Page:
Separately, though, I am also pro-men.
All of what I will do for a good woman, I will do for a good man - fight for their rights if need be.
Good, good men, please understand feminism is merely a form of solidarity among women. And you’re included if you want to be, it is not exclusive of men! We are not male bashers, we aren’t haters, we don’t think men are trash, we love the men in our lives!
I suppose it wouldn’t be a stretch for a man to think that feminism is perfectly fine but has nothing to do with him and therefore wants nothing to do with it. I will point out not only do we need you (Dr. Jackson Katz’s TedTalk explains this best), we want you to be with us in this movement. And, I will not ask you to think of your daughters, wives, or other females in your life. I will ask you to think of yourself and your buddies - think of the men in your life. What kind of world do you want to live in?
I ask because I would be remiss if I didn’t recognize that there have been individuals, groups, even systems that participate in sexism, or worse, in both directions (although historically more so towards females), causing trauma and PTSD in its wake. I believe the produced emotion from the culmination of these experiences is the common denominator among all of us.
Meaning, the common denominator is pain.
We have all experienced pain by a person, a group, or a system/institution that we can easily associate with another broader group (take feminism or the patriarchy, for example). In this case, when women are hurt by men and vice versa, the wounded tend to lash out at entire groups of men or women, respectively - the good and the deserved. This is the derivation of the bitterness and division.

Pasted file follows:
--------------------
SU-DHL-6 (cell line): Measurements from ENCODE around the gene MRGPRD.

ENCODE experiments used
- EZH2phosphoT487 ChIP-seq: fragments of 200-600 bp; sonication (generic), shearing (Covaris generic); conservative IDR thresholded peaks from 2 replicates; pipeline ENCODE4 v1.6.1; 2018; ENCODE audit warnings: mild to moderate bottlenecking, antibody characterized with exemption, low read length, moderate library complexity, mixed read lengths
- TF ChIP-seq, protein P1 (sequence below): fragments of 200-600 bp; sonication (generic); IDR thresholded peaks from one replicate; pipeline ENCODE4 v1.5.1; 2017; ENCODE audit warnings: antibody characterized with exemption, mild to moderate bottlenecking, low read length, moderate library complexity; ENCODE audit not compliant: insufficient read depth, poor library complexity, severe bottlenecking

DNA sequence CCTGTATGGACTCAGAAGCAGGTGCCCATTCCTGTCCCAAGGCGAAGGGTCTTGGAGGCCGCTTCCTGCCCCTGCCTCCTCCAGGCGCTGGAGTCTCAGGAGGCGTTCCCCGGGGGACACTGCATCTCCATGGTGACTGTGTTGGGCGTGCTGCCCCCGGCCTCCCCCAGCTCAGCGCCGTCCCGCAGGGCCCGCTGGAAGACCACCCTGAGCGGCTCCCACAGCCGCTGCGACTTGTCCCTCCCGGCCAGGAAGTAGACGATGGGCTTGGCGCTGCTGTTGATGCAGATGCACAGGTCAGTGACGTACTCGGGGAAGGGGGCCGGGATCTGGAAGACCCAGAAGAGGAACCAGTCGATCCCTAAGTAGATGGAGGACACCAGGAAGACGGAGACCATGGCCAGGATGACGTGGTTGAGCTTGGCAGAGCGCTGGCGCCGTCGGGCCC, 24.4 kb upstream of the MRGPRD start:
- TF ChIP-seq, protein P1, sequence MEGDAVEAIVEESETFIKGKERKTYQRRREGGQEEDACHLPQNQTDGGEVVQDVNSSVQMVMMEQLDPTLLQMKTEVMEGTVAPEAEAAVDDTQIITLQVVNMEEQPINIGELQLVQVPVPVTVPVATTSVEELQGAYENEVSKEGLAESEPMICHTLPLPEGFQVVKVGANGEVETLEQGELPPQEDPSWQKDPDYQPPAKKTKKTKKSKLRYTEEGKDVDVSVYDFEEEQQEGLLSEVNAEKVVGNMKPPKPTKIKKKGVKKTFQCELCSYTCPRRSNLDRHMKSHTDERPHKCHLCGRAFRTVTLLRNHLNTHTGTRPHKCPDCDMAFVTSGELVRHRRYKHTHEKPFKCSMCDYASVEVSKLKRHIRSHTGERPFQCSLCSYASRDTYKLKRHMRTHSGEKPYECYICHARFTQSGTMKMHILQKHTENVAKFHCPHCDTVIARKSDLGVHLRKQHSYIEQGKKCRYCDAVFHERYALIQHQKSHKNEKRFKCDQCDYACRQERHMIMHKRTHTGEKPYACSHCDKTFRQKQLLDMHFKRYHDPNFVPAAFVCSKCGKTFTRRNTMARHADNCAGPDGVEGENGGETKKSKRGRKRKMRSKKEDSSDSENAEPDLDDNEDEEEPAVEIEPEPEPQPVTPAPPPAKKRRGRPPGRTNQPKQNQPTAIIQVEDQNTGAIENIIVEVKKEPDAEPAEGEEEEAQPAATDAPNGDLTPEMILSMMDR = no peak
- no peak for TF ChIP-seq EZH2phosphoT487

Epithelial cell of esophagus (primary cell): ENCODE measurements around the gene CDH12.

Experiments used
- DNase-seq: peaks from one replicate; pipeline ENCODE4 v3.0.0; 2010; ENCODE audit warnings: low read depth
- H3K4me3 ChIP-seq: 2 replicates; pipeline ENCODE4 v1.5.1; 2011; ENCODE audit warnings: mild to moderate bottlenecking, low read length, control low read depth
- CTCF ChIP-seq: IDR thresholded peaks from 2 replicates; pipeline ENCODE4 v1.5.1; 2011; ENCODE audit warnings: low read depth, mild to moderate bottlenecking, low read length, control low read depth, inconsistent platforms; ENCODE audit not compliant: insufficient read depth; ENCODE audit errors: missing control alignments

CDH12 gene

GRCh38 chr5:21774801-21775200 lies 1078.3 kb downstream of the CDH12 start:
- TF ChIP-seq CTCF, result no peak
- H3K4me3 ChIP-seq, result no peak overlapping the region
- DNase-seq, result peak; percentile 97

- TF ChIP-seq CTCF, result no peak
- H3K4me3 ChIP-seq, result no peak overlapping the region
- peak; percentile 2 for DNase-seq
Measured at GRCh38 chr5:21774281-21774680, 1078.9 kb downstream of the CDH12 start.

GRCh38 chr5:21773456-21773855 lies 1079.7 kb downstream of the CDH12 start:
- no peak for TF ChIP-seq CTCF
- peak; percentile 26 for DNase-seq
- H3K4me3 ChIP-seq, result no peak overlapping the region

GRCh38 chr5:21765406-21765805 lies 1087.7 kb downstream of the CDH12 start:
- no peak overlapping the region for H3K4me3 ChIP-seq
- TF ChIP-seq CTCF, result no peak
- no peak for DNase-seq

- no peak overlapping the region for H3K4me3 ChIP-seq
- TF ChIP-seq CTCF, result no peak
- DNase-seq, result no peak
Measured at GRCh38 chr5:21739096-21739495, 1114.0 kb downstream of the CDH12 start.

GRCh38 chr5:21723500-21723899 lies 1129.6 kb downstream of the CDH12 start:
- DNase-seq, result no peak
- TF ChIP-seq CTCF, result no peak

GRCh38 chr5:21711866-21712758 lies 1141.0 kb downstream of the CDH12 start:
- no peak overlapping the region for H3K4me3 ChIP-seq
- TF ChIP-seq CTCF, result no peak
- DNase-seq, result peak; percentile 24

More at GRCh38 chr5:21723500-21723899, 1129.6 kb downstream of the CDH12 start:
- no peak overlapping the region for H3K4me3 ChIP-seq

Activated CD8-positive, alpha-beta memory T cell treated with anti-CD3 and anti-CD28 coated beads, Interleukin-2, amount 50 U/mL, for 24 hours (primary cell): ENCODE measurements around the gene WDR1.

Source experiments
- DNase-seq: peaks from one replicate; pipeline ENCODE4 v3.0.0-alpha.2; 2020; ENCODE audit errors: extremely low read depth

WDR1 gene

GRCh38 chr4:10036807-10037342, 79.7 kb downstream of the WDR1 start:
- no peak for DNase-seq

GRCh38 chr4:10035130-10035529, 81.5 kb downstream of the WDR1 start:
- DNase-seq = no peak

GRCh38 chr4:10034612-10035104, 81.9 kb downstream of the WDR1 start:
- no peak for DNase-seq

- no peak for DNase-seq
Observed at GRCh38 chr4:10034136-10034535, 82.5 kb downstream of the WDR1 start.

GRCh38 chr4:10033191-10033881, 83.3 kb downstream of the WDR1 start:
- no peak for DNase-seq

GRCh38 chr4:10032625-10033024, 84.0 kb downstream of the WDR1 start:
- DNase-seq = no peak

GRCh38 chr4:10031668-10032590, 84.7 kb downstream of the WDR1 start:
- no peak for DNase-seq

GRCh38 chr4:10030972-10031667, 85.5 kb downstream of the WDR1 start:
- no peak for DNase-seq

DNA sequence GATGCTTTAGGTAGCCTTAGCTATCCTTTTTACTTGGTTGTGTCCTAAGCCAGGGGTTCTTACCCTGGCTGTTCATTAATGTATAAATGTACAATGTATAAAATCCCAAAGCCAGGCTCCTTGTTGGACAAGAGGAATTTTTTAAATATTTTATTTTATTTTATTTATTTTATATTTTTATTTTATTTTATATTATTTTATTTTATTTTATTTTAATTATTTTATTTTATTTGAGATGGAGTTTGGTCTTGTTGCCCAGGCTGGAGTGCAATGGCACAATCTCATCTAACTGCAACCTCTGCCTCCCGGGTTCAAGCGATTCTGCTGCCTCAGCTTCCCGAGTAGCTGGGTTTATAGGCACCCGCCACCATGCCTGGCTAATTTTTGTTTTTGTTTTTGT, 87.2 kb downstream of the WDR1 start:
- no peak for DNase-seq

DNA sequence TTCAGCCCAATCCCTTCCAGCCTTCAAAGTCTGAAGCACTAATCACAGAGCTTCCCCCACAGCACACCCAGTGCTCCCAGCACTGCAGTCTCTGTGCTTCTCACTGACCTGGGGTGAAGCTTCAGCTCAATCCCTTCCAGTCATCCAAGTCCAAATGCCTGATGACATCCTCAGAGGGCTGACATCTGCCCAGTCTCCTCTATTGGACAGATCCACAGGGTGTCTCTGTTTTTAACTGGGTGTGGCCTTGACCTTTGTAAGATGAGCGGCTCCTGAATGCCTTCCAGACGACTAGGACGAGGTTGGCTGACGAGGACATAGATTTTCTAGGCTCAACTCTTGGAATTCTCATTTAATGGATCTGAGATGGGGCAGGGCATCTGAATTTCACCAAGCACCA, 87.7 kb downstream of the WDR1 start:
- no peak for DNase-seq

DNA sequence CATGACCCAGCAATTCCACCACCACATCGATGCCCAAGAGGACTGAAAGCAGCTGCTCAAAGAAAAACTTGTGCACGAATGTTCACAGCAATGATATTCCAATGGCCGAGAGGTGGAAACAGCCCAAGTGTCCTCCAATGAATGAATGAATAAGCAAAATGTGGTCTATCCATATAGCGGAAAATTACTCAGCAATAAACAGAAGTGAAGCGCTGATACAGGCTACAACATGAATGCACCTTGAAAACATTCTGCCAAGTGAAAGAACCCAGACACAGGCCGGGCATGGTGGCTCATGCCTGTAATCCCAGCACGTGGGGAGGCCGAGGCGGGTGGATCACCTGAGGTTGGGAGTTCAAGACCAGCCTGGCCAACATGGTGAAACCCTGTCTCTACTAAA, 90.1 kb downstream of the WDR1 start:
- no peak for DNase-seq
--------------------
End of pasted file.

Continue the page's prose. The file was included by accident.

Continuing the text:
Hence, I ask, what kind of world do you want to live in?
It’s easy to see, then, when a good man or woman is lashed out at, seemingly undeservedly, that they now have a negative association with the group the attacker is representing (in real life or online), and thus the cycle continues in this fashion.
So, in order to end this cycle of division, bitterness, and exclusion, I ask all people who are reading this, if anyone is fiercely contradicting your viewpoint, love them. Try to see their point of view. Take a diplomatic stance. You don’t necessarily have to change but you might want to be willing to try. Educate yourself on their causes. Present your side lovingly. When you do this, typically the other person will soften also. (Naturally, only do this when it’s safe to do so.)
When we give people a chance to see our humanness, their ability to see beyond the labels like “feminist”, “democrat”, “liberal”, “snowflake”, increases. And, when we also see them through the human lens and not their expected labels with corresponding attributes, we can come together as humans and hopefully progress each other’s minds and hearts.
So, when you think about feminism, ask - what kind of world do you want to live in? Do you want to participate in the divisiveness or do you want to work together by attempting to understand through love so that we can create a more connected, inclusive world?
I don’t normally give homework, but I think these commercials express beautifully what I have only attempted to do, so please watch them at your leisure and you will see the levels of humanness I want for our world.